WASHINGTON – Chuck Berry, one of the great icons and founders of rock and roll, from the time he released “Maybellene” in 1955, died on Saturday at his home at age 90, according to the County Police of St. Charles, Missouri.
In a message on their Facebook account, St. Charles County Police, on the outskirts of St. Louis, Missouri, confirmed the death of Charles Edward Anderson Berry Sr., “better known as legendary musician Chuck Berry.”
Police responded to an emergency call from Berry’s house, where they found the artist unconscious and “Unfortunately, the 90-year-old man could not be revived and was pronounced deceased at 1:26 pm.”
The Berry family asked for privacy in this time of mourning.
On Oct. 18, 2016, on the day he turned 90, the guitarist and songwriter announced that he was going to release “Chuck,” his first new album in 38 years after “Rock It,” which he published in 1979.
On this album, which he dedicated to his wife Themetta “Toddy” Berry, with whom he was married since 1948, he performs with his son Charles Berry Jr. (guitar) and his daughter Ingrid Berry (harmonica), as well as Jimmy Marsala Robert Lohr (piano) and Keith Robinson (drums).
Already in 2012, Berry revealed that he had a handful of songs written more than 20 years ago and that he intended to publish them on a new album.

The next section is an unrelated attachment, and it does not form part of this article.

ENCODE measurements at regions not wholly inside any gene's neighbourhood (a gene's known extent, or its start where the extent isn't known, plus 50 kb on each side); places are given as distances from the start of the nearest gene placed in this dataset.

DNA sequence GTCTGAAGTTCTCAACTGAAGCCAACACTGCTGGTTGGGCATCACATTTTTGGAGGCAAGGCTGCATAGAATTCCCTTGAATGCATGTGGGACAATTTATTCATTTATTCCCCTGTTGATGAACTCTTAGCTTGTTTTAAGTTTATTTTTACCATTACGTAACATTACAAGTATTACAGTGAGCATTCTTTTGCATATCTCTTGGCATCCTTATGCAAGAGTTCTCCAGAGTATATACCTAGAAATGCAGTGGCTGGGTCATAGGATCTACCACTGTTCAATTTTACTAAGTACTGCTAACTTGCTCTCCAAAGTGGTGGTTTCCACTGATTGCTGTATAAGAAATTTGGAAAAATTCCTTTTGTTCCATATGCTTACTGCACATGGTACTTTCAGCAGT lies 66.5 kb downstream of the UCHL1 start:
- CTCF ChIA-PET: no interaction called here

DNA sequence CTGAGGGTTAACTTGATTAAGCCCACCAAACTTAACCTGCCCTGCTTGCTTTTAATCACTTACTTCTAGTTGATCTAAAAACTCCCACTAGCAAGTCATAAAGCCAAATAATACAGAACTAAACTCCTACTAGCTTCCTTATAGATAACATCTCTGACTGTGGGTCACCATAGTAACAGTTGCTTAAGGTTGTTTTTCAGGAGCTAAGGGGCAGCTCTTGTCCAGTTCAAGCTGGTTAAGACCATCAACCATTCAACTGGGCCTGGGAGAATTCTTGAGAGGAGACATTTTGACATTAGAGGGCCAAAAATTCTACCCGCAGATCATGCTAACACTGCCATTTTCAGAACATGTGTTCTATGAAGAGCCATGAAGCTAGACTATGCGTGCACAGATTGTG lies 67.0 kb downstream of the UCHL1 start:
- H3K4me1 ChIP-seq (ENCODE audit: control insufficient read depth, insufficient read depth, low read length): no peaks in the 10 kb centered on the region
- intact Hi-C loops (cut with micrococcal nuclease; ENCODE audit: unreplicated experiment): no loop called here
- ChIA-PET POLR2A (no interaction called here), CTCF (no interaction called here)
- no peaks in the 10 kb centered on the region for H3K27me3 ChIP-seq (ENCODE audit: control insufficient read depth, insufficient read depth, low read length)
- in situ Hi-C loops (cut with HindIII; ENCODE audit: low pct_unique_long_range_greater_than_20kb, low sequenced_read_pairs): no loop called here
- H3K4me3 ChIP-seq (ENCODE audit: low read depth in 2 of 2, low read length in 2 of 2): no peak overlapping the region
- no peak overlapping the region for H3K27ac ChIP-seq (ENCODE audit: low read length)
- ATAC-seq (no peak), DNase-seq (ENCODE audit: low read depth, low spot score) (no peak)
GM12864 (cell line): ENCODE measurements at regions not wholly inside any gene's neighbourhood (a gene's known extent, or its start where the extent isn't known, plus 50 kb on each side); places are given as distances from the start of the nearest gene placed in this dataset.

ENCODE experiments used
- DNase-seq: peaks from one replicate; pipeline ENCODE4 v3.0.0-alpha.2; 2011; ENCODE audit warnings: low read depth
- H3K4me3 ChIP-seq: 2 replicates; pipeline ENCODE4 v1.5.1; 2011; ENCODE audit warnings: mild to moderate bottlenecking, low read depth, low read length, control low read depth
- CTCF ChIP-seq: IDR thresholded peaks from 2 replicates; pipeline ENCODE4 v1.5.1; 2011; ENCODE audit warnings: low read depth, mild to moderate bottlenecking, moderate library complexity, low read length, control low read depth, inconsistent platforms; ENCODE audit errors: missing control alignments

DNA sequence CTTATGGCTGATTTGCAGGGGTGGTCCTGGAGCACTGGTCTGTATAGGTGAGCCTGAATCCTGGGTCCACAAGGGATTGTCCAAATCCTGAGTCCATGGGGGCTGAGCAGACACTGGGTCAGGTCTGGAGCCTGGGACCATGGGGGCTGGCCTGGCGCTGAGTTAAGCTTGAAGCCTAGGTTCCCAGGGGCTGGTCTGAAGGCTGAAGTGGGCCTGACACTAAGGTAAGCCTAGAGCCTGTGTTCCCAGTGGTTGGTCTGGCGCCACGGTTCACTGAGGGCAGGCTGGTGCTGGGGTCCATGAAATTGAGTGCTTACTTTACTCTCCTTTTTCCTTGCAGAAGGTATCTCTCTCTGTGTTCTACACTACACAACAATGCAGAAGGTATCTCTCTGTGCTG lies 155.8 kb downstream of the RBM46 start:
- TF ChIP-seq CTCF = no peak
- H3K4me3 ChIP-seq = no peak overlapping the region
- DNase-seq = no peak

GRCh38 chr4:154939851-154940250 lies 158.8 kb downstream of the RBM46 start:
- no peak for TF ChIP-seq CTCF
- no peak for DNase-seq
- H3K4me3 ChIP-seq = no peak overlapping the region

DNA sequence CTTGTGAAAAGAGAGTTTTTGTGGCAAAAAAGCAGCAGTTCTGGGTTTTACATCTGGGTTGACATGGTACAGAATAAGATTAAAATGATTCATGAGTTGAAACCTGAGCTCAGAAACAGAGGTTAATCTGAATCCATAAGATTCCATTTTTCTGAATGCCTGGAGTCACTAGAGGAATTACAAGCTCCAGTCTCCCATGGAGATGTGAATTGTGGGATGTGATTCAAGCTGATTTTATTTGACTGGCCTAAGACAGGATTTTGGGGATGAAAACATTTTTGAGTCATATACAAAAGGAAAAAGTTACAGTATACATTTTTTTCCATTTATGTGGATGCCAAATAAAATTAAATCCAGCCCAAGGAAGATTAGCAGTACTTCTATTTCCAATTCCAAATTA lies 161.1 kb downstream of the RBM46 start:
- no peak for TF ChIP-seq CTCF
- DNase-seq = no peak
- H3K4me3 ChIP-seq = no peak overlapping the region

The late artist was one of the founders of rock music with his song “Maybellene,” released in 1955, and in his biography at the Rock and Roll Hall of Fame it reads: “After Elvis Presley, only Chuck Berry had more influence on the formation and development of rock and roll.”
Berry influenced the early music of The Beatles, The Rolling Stones, and The Beach Boys. He was the author of such classics as “Johnny B. Goode,” “Sweet Little Sixteen,” “School Days,” “Rock and Roll Music,” and “Back in the USA.”
Berry was one of the first to enter the Rock and Roll Hall of Fame in 1986, and among many other awards received a Grammy in 1984 in recognition of his career and a Kennedy Center award in 2000.